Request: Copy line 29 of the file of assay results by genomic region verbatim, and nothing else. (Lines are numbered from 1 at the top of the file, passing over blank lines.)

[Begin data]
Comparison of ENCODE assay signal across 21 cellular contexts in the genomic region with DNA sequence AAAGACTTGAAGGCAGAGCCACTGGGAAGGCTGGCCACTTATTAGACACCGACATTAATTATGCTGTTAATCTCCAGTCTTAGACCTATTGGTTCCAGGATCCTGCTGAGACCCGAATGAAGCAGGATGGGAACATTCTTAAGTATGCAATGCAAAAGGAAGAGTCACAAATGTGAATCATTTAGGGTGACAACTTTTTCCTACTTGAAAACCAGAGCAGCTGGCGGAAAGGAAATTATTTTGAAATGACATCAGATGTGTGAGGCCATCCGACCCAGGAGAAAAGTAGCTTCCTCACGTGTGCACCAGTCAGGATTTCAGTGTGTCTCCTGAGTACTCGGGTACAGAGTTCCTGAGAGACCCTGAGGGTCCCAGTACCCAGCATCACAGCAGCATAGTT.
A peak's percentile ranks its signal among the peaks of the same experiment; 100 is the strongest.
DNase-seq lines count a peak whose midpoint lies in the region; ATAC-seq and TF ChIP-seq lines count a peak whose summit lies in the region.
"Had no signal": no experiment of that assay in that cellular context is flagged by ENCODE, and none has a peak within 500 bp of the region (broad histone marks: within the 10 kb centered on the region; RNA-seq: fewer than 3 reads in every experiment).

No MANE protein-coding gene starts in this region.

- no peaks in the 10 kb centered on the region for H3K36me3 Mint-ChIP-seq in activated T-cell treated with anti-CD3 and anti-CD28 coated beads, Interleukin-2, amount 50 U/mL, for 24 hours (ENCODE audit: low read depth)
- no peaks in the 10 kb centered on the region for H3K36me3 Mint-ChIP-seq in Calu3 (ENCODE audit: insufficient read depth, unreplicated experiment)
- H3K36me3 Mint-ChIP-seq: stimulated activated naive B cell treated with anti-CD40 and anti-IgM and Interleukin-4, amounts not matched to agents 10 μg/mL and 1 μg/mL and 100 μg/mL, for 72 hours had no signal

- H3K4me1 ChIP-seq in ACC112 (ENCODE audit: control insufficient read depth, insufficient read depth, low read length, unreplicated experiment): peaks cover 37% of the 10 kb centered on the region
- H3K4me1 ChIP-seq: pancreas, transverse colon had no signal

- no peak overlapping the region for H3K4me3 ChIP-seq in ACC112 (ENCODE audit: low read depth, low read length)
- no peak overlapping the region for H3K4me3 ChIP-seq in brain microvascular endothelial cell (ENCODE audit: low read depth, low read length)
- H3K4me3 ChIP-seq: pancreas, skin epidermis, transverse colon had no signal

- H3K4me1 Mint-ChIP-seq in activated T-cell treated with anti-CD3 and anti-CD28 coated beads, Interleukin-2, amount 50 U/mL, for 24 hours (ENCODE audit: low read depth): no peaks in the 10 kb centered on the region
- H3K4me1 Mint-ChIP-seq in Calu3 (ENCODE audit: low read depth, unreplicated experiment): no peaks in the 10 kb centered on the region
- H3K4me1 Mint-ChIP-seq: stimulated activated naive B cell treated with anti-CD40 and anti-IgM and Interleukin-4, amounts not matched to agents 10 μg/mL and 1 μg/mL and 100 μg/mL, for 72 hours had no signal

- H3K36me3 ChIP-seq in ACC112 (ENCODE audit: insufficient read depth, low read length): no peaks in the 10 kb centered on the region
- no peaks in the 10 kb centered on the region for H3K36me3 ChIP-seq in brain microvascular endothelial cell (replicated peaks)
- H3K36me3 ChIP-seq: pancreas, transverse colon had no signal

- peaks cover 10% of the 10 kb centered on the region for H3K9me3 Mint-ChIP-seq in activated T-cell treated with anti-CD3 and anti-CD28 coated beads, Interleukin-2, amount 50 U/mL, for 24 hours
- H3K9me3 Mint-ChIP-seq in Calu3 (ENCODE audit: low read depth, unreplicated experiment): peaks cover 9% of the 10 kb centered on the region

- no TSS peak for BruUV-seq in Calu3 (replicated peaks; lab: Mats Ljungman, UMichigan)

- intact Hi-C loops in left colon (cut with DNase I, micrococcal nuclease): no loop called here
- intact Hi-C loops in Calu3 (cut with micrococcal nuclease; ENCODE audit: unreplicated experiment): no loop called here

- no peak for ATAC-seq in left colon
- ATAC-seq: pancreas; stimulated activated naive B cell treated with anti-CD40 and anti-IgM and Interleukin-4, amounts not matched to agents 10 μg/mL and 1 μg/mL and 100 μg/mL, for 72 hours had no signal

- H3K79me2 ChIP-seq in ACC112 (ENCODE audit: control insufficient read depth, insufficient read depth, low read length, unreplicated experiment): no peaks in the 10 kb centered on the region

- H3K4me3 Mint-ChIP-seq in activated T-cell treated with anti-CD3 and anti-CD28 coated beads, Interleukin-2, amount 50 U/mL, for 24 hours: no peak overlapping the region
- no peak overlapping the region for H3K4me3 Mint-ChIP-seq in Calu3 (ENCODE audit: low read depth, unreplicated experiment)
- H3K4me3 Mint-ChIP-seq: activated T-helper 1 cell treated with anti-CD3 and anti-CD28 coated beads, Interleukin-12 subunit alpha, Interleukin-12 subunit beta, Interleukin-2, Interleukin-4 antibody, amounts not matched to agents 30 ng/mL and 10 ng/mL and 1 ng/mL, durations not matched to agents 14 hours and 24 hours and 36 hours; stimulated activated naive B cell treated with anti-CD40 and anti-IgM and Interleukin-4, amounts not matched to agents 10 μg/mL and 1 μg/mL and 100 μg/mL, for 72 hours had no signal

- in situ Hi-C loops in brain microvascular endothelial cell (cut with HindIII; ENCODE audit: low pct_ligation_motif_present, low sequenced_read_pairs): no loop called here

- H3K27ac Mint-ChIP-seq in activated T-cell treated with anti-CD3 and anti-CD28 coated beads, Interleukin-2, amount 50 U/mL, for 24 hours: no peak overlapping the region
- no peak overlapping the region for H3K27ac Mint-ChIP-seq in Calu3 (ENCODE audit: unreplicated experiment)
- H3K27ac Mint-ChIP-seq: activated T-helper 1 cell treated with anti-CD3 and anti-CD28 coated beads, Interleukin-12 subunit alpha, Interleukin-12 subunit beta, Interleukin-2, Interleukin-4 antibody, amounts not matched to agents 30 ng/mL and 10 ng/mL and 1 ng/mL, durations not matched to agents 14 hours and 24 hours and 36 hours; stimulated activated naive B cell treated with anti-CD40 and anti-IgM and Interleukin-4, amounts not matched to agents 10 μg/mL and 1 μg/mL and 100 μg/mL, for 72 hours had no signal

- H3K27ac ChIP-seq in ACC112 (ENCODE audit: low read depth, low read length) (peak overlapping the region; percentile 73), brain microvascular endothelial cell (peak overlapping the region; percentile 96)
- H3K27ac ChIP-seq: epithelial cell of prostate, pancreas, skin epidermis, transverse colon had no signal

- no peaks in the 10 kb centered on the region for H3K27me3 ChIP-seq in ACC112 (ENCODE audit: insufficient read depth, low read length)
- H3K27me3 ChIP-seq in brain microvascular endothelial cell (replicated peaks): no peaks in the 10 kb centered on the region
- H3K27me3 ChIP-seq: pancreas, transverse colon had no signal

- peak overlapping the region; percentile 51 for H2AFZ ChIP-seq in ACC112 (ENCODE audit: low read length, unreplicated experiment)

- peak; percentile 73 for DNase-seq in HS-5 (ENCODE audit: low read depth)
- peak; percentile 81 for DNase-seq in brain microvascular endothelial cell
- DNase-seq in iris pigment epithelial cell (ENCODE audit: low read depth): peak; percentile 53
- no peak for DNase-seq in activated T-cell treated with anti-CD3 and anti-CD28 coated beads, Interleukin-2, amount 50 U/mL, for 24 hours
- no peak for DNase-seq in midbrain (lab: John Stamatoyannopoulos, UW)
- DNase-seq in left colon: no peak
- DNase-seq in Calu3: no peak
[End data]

- no peak overlapping the region for H3K4me3 Mint-ChIP-seq in Calu3 (ENCODE audit: low read depth, unreplicated experiment)